October is Celebrating the Bilingual Child Month! Whether your class is in-person or virtual this month, there are many ways to celebrate language learners in both settings. This is also a great opportunity to celebrate the parents who promote bilingualism at home, and increase parental involvement in school.
Here are 5 ways teachers can incorporate Celebrating the Bilingual Child Month into in-person and virtual learning activities like reading, music and art sessions, and even PE time. Share this information with families too – they will have lots of fun celebrating their language learners at home! And be sure to check out our inspiration handout for more ideas.
The Many Benefits of Being Bilingual
There are so many reasons why it’s great to speak more than one language in childhood. Science has found that bilingual kids enjoy cognitive, social, and emotional benefits. These advantages begin in infancy and continue throughout the school years into adulthood.
Processing words and thoughts in multiple languages leads to beneficial brain changes. These modifications promote neuroplasticity and enhanced “executive function,” which means a greater ability to focus and to switch between tasks.
1. Play a Game Using Bilingual Books
Even when we can’t travel from home, books allow us to travel in mind and spirit. Check out our post about playing games based on bilingual children’s books for a book-inspired scavenger hunt, charades, puppet show, and more!
Interested in a chance to win free bilingual books? Our 15th Anniversary Bilingual Book Giveaway is still going strong! (If you previously entered, you are automatically part of every drawing.)
The lucky winner chosen during Celebrating the Bilingual Child Month will receive a set of bilingual books in many languages and a copy of our popular teaching manual, Building Bridges with Bilingual Books and Multicultural Resources. (Books will be sent to US or Canada addresses only.)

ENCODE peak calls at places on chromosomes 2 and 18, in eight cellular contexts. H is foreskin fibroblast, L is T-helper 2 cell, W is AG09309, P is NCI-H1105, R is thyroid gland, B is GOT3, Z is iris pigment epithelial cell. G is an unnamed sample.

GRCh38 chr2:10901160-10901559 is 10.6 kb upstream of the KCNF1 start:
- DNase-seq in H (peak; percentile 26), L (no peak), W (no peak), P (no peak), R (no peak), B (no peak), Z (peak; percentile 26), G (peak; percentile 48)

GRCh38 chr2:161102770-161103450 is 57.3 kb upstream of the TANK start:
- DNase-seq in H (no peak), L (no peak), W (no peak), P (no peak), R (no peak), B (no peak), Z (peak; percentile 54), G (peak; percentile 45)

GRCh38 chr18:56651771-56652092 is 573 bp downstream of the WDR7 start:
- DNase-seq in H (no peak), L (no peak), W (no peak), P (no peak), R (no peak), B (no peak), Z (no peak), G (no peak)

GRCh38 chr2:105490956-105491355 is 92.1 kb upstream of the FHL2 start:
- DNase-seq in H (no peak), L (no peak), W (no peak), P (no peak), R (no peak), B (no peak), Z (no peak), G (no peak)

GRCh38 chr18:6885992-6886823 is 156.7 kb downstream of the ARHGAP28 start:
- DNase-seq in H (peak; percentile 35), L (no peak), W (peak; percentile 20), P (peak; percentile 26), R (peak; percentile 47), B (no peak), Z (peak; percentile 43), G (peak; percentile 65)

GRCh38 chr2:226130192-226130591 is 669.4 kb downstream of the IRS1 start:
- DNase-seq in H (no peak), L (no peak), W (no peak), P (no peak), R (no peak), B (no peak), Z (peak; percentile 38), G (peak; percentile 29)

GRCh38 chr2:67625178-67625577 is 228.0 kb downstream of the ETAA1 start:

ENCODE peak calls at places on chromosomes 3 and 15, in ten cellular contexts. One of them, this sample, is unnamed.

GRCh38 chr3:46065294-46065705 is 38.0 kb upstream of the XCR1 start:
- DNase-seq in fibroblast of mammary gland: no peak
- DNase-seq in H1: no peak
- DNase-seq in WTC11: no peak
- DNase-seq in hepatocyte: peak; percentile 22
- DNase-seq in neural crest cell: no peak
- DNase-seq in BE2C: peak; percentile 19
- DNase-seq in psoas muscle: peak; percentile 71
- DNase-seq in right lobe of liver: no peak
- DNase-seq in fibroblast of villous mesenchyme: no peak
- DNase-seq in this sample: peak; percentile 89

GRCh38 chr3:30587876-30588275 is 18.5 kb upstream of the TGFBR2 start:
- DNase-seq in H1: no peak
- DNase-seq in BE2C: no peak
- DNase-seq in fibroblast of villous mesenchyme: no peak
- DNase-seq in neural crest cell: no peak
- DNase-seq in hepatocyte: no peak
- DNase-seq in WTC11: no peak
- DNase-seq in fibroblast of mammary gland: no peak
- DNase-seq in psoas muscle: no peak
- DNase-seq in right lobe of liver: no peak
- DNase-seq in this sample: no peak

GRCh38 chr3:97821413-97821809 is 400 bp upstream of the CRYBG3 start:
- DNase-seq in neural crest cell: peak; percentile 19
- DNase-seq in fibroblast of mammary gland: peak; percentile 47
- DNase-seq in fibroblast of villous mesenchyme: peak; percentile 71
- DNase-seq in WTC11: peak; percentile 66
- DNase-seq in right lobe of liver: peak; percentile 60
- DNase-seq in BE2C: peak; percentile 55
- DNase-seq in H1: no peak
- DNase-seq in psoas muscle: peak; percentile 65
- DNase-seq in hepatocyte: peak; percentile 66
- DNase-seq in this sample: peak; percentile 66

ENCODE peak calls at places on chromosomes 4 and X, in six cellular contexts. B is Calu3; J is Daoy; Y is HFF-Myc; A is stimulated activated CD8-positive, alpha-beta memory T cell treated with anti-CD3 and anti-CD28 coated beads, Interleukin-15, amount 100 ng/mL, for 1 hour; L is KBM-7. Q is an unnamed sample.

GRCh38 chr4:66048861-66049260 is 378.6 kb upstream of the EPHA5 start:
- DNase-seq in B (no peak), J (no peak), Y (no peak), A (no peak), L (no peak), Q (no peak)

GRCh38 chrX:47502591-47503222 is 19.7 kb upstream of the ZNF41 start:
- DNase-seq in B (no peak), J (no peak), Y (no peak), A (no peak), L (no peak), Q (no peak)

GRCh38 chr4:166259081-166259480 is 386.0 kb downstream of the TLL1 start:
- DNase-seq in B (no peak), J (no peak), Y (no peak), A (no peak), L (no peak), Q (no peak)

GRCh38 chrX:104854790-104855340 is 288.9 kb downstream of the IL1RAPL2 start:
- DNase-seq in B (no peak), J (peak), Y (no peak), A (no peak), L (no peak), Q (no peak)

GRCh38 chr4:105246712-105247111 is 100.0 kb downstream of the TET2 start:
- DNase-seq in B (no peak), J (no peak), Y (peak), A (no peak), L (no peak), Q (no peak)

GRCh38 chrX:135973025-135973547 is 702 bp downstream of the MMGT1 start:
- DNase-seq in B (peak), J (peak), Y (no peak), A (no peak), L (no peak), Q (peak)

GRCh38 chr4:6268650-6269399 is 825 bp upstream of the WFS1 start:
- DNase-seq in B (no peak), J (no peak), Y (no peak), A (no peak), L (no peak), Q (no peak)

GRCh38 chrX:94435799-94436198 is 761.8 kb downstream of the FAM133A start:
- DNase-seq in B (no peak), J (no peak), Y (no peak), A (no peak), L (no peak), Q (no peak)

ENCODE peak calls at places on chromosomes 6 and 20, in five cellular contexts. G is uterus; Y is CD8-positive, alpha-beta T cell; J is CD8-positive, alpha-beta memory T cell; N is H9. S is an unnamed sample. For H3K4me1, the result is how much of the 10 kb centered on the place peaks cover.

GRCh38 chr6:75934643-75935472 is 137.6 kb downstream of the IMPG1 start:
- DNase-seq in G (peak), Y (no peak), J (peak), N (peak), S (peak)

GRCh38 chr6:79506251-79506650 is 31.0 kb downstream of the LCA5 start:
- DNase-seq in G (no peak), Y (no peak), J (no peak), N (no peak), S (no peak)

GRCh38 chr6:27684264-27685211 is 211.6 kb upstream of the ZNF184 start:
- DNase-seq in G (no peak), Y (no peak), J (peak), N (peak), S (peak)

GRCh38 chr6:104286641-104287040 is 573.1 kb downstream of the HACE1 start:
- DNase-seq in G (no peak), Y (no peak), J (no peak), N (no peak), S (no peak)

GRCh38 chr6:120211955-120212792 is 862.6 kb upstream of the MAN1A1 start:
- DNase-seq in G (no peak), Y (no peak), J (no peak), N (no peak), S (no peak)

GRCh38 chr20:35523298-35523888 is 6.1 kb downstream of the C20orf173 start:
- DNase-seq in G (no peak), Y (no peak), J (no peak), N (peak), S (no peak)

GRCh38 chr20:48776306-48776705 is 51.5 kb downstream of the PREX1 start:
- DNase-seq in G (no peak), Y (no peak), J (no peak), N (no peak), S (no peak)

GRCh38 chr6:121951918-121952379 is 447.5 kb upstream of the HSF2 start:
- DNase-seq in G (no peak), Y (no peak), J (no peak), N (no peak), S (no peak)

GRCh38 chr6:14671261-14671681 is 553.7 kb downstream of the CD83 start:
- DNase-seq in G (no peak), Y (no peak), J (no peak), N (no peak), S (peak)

2. Play a Game From Another Part of the World
Playing games is a great way to get kids moving and playing together. You can search online for games that are played in other parts of the world. (Physical games may need to be adapted to suit your school’s social distancing guidelines.) Here are a couple of our favorites.
1, 2, 3 DRAGON! (China)
This is an active family game where players form a line with each person’s hands on the shoulders of the person in front of them (like a conga line). The first in line is the Head, and the last person is the Tail. The Tail yells, “1, 2, 3, dragon!” and the Head starts moving to try and catch the Tail. The rest of the players must follow the Head’s movements exactly while trying to stay connected to one another. If the line disconnects, then the dragon has died. But if the Head catches the Tail, the Dragon survives! The person playing the Head moves to the back of the line and becomes the Tail, so everyone gets a chance to be the Head.
PALM BALL (Italy)
Similar to Dodge Ball in the US, you’ll need a ball and a piece of chalk to play this game. Mark off a big, chalk rectangle on the ground, with a line through the center. Each player stands in their side of the box. One player starts by serving the ball into the other person’s box, and that player must send the ball back by hitting it. You can’t hold the ball – you can only hit it back into the other person’s box. The challenge is to only let the ball bounce in your box once or twice before returning it to the other side.
3. Make Some Music
Music is a wonderful way to introduce kids to different cultures. Look up musical instruments from around the world, and use craft supplies to recreate them. They don’t have to be perfect replicas! It can be pretty amusing to try and craft unique instruments like a Korean haegeum, or an Indian taūs (which looks like a peacock) using what you have at hand. Kids will be learning about other cultures and making music in no time!
4. Explore New Cultural Cuisine
Different cultures around the world have their own favorite foods. Search online for a gazpacho recipe, and enjoy the classic cold soup of Spain and Portugal. Or, have the kids help make rolls of spam musubi, a popular snack in Hawaii. Filipino halo-halo would be so refreshing, or maybe you’re adventurous enough to try some durian fruit? It’s a fun (and delicious!) way to learn about another culture.
Want to help kids strengthen their literacy skills? Search online for virtual reading programs through schools, libraries, and other community organizations. Bilingual children, in particular, can significantly improve their literacy by reading bilingual books in both of their languages. You can also find interactive learning sets that make use of new tap-and-listen technology to make learning lots of fun.
Comment and tell us how you will be celebrating the awesome bilingual children in your life!